Monday, June 10, 2013

Making Mentor-Rich Programs Available to More Youth in Chicago

Last Friday more than 100 people attended the Tutor/Mentor Leadership and Networking Conference held at the Ralph E. Metcalfe Federal Building in Chicago.

During the opening remarks Maxine Williams, who was coordinator of the FunDay School in Chicago and Samuel Carter, who attended from 4th grade through high school gradation, were speakers.

Maxine's story can be found here, showing that the program was featured on a 48 Hours episode about violence in Chicago, and that the program no longer is operating, although she's still connected to young people like Samuel.

Following the conference, one of the other workshop speakers, Daniel Cotter, chair of the Lawyers Lend A Hand to Youth Program, emailed me with this message: "I hope the session was useful and of interest to the attendees. Sam seemed like a great young man! We need more help as we have discussed in the arena to make sure we have thousands of Sams."

During my noon presentation I showed a set of maps like this one. Each showed the number of high poverty youth, age 6-17, living in each Chicago community area. The presentation is here.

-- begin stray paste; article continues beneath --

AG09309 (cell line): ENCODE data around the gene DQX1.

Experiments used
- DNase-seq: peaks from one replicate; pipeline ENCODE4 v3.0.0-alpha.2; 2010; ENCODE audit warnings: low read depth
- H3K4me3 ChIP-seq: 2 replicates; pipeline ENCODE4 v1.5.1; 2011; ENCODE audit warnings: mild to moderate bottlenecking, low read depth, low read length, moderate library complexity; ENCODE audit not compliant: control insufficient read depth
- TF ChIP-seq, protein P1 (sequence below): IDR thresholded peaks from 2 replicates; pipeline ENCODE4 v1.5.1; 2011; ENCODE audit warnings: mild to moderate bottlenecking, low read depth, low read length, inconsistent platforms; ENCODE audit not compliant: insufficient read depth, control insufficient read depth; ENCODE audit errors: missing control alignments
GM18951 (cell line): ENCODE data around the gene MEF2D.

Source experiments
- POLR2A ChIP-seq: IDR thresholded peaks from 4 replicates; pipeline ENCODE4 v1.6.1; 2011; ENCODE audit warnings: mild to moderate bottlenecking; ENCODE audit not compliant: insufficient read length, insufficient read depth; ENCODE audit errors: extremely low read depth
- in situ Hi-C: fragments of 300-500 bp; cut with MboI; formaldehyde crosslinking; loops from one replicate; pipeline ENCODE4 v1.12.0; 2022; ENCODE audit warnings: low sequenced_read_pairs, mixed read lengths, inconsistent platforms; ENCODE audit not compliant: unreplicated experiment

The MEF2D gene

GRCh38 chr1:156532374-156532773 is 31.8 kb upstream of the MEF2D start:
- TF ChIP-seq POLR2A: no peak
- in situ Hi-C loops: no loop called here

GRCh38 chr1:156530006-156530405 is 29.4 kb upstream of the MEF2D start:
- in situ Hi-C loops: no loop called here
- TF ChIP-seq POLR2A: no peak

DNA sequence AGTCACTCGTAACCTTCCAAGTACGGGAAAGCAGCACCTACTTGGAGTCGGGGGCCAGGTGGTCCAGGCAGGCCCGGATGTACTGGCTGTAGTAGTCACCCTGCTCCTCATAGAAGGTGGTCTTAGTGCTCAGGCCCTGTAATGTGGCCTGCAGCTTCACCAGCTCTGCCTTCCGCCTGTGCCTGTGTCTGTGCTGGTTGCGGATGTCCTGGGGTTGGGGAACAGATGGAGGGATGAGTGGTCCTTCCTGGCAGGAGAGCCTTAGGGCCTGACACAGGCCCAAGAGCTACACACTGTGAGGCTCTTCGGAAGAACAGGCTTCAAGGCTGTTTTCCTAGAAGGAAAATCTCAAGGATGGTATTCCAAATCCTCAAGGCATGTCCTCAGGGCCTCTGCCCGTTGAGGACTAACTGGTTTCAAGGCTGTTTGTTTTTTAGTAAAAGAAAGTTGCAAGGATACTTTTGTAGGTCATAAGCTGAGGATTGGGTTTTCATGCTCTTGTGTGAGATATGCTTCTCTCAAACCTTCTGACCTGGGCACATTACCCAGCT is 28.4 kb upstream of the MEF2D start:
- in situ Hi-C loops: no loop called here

My goal is that people in each community area will use this information, and the other information on the Tutor/Mentor Institute, LLC web site, to gather leaders of business, faith groups, hospitals, education organizations, non profits, media, government, etc. into an on-going set of meetings intended to increase the resources available to support the growth of mentor-rich non-school tutoring, mentoring, arts, technology and college and career preparation programs in EACH community area.

It's not enough to have a few great programs in a few places. Chicago and its suburbs needs great tutor/mentor programs serving k-12 youth in every high poverty neighborhood.

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